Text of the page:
April 30 (UPI) -- U.S. inflation finally hit the Federal Reserve's 2 percent target last month -- for the first time in six years, the Department of Commerce said Monday.
For years, the Fed has determined monetary policy based partly on the inflation level. The Federal Open Market Committee considers 2 percent the ideal inflation mark, because it's typically a key indicator of strong economic health.
U.S. inflation hovered near the mark for years, but finally reached 2 percent in March. It was last at the 2 percent threshold in 2012. The Fed has projected inflation to be around 1.9 percent by the end of 2018.
Consumer prices, as measured by the personal consumption expenditures price index, jumped 2.0 percent year-on-year in March -- the biggest gain since February 2017.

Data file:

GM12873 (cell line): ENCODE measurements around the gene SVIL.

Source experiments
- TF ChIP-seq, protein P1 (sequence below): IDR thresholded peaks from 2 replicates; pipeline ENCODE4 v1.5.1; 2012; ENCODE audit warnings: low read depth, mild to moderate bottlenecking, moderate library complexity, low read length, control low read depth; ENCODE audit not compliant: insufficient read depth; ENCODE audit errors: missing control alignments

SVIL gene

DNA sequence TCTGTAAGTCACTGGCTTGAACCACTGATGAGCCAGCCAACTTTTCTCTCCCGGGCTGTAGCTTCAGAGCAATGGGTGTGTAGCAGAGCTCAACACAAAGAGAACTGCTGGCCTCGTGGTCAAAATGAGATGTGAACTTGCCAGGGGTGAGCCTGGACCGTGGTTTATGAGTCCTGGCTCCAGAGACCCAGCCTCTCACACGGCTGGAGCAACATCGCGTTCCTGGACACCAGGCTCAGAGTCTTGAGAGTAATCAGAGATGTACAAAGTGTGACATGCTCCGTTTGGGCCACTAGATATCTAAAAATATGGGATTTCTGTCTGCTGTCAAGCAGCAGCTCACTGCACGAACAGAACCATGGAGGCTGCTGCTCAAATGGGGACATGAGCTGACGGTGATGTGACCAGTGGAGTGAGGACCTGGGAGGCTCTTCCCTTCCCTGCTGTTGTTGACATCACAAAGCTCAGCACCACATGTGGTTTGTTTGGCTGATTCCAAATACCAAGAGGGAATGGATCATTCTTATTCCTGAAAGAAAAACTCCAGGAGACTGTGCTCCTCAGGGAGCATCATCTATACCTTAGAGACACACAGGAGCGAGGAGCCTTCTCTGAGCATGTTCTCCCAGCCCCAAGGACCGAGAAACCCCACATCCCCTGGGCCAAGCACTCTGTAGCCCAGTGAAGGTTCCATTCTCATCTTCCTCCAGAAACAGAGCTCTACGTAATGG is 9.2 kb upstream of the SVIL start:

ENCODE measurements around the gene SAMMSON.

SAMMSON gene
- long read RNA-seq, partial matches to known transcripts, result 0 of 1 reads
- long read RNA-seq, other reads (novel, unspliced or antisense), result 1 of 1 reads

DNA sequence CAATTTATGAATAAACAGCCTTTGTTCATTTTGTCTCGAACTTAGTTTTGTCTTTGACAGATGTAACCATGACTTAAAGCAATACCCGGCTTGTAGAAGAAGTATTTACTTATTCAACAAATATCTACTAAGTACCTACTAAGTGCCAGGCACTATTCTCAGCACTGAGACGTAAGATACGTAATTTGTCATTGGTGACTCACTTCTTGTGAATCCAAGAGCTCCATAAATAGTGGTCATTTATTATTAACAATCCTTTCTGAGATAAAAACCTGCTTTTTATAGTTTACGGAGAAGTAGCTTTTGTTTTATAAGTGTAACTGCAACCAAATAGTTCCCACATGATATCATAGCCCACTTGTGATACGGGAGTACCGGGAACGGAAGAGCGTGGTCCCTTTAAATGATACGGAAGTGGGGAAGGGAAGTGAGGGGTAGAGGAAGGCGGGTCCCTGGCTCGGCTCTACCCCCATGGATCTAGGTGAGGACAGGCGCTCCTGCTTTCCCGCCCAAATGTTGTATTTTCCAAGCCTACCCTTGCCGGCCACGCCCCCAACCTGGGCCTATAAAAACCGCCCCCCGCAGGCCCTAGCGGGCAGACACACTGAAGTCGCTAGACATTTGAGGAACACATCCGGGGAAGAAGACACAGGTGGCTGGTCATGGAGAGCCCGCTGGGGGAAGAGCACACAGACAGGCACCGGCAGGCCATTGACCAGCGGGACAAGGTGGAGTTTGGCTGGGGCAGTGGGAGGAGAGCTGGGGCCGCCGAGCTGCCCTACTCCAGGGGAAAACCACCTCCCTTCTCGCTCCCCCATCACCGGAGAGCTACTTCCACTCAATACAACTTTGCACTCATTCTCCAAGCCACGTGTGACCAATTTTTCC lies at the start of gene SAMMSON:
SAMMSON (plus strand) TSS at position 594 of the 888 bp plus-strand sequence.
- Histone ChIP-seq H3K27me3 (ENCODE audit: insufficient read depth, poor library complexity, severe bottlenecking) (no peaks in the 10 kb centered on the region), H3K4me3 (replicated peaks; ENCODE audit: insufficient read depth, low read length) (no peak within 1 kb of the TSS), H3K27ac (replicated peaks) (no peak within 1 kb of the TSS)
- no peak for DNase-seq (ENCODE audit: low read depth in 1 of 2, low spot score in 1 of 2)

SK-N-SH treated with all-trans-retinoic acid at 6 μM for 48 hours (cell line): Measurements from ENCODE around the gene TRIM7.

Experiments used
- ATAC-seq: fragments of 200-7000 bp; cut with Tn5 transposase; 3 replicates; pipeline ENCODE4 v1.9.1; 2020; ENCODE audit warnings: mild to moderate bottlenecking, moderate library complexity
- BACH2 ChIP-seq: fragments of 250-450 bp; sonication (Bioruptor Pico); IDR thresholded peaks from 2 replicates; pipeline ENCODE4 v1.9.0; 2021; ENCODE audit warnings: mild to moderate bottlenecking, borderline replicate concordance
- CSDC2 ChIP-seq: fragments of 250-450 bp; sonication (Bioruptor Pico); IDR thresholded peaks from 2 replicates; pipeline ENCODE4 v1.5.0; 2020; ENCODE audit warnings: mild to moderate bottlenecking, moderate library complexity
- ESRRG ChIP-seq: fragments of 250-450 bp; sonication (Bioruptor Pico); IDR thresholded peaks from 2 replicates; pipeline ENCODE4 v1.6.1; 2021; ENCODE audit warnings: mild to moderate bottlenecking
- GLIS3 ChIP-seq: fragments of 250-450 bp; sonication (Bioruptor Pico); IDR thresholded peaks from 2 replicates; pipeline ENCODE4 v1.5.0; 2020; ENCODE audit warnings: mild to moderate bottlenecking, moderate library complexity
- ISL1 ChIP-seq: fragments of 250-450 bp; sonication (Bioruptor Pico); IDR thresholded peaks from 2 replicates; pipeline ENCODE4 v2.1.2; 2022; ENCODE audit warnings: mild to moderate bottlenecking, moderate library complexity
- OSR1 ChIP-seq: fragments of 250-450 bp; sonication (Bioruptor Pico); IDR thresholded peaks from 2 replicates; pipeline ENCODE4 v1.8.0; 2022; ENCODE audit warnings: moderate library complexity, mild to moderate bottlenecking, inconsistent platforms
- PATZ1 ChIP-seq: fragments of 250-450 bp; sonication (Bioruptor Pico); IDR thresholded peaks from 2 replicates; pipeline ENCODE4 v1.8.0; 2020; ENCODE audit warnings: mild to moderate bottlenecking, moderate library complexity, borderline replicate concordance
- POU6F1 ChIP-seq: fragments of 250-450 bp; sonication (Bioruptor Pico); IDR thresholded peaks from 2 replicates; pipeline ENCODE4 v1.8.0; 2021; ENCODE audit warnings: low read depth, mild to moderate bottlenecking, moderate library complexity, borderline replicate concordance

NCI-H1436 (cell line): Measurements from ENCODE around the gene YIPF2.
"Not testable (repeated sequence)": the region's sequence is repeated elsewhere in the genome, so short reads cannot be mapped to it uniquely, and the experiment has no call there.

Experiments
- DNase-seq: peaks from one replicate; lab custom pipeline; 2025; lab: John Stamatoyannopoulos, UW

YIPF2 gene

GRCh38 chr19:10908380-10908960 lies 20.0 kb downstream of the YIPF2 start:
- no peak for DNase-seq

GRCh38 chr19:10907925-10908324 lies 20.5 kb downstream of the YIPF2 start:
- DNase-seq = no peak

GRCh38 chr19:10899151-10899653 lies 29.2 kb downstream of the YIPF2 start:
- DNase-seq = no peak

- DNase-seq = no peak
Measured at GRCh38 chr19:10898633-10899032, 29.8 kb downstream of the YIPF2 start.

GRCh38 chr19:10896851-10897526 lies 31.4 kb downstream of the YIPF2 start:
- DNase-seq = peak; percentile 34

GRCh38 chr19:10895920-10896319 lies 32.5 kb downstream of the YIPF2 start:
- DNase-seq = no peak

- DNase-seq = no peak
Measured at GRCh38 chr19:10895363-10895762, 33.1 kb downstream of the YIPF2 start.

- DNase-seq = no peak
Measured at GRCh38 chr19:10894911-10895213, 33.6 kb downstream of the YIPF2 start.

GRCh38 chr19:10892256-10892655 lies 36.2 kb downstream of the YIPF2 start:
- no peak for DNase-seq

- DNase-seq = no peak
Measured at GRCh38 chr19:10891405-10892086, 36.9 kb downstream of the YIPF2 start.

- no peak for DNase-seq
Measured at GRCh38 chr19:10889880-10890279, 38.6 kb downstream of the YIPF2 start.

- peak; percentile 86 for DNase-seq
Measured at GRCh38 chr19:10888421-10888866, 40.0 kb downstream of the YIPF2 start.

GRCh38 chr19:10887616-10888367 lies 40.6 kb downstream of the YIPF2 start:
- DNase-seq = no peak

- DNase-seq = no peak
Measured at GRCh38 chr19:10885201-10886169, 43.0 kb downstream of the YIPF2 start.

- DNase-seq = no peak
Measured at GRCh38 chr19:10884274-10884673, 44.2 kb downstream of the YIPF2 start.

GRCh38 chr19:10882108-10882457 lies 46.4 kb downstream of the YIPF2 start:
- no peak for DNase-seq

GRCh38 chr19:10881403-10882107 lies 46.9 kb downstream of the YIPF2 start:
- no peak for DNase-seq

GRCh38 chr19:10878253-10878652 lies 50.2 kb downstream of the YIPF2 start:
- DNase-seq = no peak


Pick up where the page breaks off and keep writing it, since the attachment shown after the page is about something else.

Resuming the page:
Purchases rose 0.4 percent from the prior month, the Commerce Department figures showed -- but consumer spending grew at a 1.1 percent annualized rate between January and March, which was the slowest in nearly five years.
Personal incomes rose 0.3 percent in March, while wages and salaries advanced 0.2 percent -- the smallest gain since October.
The department said Friday the U.S. economy grew by 2.3 percent during the first quarter of this year -- a slower pace than the previous quarter.